Gentofte, Denmark. November 2017.
I was in the kitchen of my boyfriend’s mother Jeanette’s home, stirring a splash of vodka into caramelized tomato paste with a wooden spoon in one hand and a glass of rosé in the other. Her jolly Swedish “companion”-slash-”boyfriend” Hans turned up the volume of their radio and started humming along to the jazz trumpet flowing from it. He held his glass under the spigot of the boxed wine on the counter and refilled it.
“I think you should add more,” he frowned, looking over my shoulder.
“I’ve already added two more tablespoons than I should’ve,” I told him, stirring vigorously, “Are you sure?”
“It’s a vodka sauce! More!” he urged, handing over the bottle of vodka.
There was no sense in arguing. I poured in a couple of good glugs with abandon and adjusted the heat. The tomato paste began to loosen. Hans lifted his glass and continued humming along with the music.
Sure, it was gray and positively miserable outside but, by George, life–yes, life!– was happening on the inside. We were determined to make sure of it!
I was woken up that morning by the steady and ruthless rumbling of rain pelting the window of our guest room. The barren trees were succumbing to every whim of the winds. I’d never felt more grateful to have shelter over my head. It was while observing this dreary scene that the vision of creating a red-sauced Italian supper came to me–the kind of meal fit for a mafia boss! With pasta! And meatballs! And a crisp green salad with shaved carrots and a vinegary dressing! And a rustic loaf of country bread! After weeks of subsisting on a practically monastic diet of dark rye bread, pickled herring, and boiled potatoes, I was craving extravagance–and, well, color.
When I came downstairs, Hans had just returned from his morning walk with their two Swedish lapphund dogs at the church cemetery and brought back a bag of various Danish pastries. Jeanette was perched on her usual corner of the sofa, under a knitted wool blanket and thoroughly engrossed in a morning talk show. I told Hans of my menu ideas over a cup of Nescafé. It would be a dinner party, I said, for the four of us! He began to get excited and suggested we check out a recently opened grocery store the next town over for ingredients. Suddenly, a little afternoon adventure was on the books.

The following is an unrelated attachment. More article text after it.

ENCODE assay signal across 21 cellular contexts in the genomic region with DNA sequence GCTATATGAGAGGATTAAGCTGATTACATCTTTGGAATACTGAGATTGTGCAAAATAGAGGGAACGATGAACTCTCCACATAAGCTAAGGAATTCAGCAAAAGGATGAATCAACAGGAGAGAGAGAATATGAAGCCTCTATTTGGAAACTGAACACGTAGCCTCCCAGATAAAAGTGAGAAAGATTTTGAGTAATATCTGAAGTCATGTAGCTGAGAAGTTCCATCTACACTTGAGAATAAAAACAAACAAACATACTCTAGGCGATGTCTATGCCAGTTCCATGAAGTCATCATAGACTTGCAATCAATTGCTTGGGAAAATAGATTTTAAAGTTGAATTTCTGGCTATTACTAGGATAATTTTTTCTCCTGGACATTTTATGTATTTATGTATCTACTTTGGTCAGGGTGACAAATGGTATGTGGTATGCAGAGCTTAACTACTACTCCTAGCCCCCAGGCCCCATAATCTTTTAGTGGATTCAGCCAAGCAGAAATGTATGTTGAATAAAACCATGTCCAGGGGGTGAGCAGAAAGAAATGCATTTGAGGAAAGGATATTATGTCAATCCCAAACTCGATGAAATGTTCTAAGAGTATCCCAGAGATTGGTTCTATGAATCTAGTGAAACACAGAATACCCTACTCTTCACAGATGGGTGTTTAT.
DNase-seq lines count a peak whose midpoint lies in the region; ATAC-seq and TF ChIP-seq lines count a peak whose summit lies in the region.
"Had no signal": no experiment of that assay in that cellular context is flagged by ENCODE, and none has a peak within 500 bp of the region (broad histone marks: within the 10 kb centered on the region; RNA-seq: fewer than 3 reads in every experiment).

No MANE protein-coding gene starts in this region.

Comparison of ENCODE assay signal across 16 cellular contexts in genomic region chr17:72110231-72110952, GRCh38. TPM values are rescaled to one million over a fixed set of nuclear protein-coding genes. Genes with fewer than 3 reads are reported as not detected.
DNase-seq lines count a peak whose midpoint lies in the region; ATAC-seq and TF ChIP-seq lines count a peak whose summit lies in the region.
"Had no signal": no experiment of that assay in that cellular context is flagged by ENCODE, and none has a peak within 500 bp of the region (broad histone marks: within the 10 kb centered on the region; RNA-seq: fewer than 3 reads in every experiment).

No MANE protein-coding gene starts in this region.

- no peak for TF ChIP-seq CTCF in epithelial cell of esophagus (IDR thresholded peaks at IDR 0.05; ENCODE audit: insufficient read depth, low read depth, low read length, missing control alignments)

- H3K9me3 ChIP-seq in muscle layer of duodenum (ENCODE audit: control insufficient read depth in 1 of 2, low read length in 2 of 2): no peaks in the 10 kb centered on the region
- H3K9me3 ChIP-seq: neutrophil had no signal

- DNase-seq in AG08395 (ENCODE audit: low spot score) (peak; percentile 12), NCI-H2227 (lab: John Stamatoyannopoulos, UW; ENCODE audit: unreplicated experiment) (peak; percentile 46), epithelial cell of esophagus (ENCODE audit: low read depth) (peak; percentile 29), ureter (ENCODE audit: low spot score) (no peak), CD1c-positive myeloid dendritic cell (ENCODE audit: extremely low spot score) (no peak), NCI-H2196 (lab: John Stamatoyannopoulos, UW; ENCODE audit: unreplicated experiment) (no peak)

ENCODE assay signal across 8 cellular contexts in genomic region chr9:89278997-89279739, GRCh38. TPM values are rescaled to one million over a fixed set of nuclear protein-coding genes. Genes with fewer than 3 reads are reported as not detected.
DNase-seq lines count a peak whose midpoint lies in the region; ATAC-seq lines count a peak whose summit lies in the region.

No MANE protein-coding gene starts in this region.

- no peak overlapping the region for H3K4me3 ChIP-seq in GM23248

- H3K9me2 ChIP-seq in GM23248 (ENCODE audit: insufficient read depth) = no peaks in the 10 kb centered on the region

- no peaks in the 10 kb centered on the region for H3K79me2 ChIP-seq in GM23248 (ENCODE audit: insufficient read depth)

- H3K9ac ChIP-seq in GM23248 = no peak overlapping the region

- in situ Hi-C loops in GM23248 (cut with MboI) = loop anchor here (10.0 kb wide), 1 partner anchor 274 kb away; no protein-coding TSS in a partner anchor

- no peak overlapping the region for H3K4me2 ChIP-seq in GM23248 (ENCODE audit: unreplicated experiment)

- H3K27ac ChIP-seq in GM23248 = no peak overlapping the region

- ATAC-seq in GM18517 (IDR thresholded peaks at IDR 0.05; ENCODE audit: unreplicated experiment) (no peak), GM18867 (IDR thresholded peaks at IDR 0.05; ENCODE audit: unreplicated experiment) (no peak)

Although the house belonged to my boyfriend’s mother, his sister Pia and her own two grown children, Veronica and Marcus, also lived there, along with the daughter’s then-boyfriend and their dog. So, it was a full house. But everyone led their own lives, as though they lived on separate properties, like a small village under one roof. They rarely sat down for dinner together, so when I shopped I was shopping for four–my boyfriend, me, his mother and Hans.
I figured a package of pasta and enough ground meat for a dozen meatballs would suffice. It would adequately accommodate a round of second helpings, which was certain to happen. I picked up a small head of lettuce, tomato, red onion and carrot and placed them in our cart. Salad, after all, was really just a gesture towards having vegetables on the table, as it was not a common occurrence on their dinner table. Meanwhile, Hans went to the bakery section and chose a nice boule with a crackly golden-brown crust.
Once we got back home, the cooking commenced. Hans did all the chopping as I prepared the pasta sauce and meatballs. He told me that he once owned a small French restaurant in Sweden when he was young and showed off his knife skills on an onion. It fell open, magnificently diced. When the clock struck four, he mischievously poured wine for us. “For some reason, the food always turns out better when chef drinks while cooking,” he chuckled. “Are you sure it’s not only when the guests are plastered?” I laughed.
As the meal was starting to come together, we opened the glass china cabinet and pulled out the special serveware that Jeannette normally reserved for the holidays. As I set the table, I thought about how life can easily become an endless stream of monotony if you’re not vigilantly present. Sometimes we get so accustomed to how things are that we end up going through the motions instead of really living. My thoughts were interrupted when my boyfriend popped his head in to say: “Since you guys are preparing such a feast, I hope you don’t mind if I invited the others to join us.”
Hans and I looked at each other, sending all sorts of signals to each other with our eyes. There was too much to process in that moment. Who was rightfully entitled to extend invitations? We looked at the food we’d spent all afternoon preparing and, instead of a feast, it appeared to be a piddly arrangement of provisions.
“I don’t like this,” he sighed, “It’s quite rude.”
“Yes,” I concurred, “On so many levels.”
After a moment, I said, “It’s not that I don’t want them to join us. I just like to be prepared.”
“Exactly,” he said, shaking his head, “I always like to make sure there is enough food for everyone.”
It was time to re-assess and reset our attitudes. I knew that my boyfriend’s sister Pia was on a vegetarian diet at the moment, so she wasn’t going to have any meatballs. But would a bit of pasta and salad be enough?
Hans held up the remainder of the carrot and asked, “Shall I put this on her plate?”
We both laughed and harmony was restored. Hans reset the table and I began plating the food. Pia and her daughter ended up joining us for dinner. Not only was there plenty of food but there were even leftovers. Somehow the meal seemed to multiply as we were eating it. Marcus came home from work later and made himself a plate, wolfing down two meatballs that were miraculously still on the table.
The saying “little is much when God is in it” never rang truer.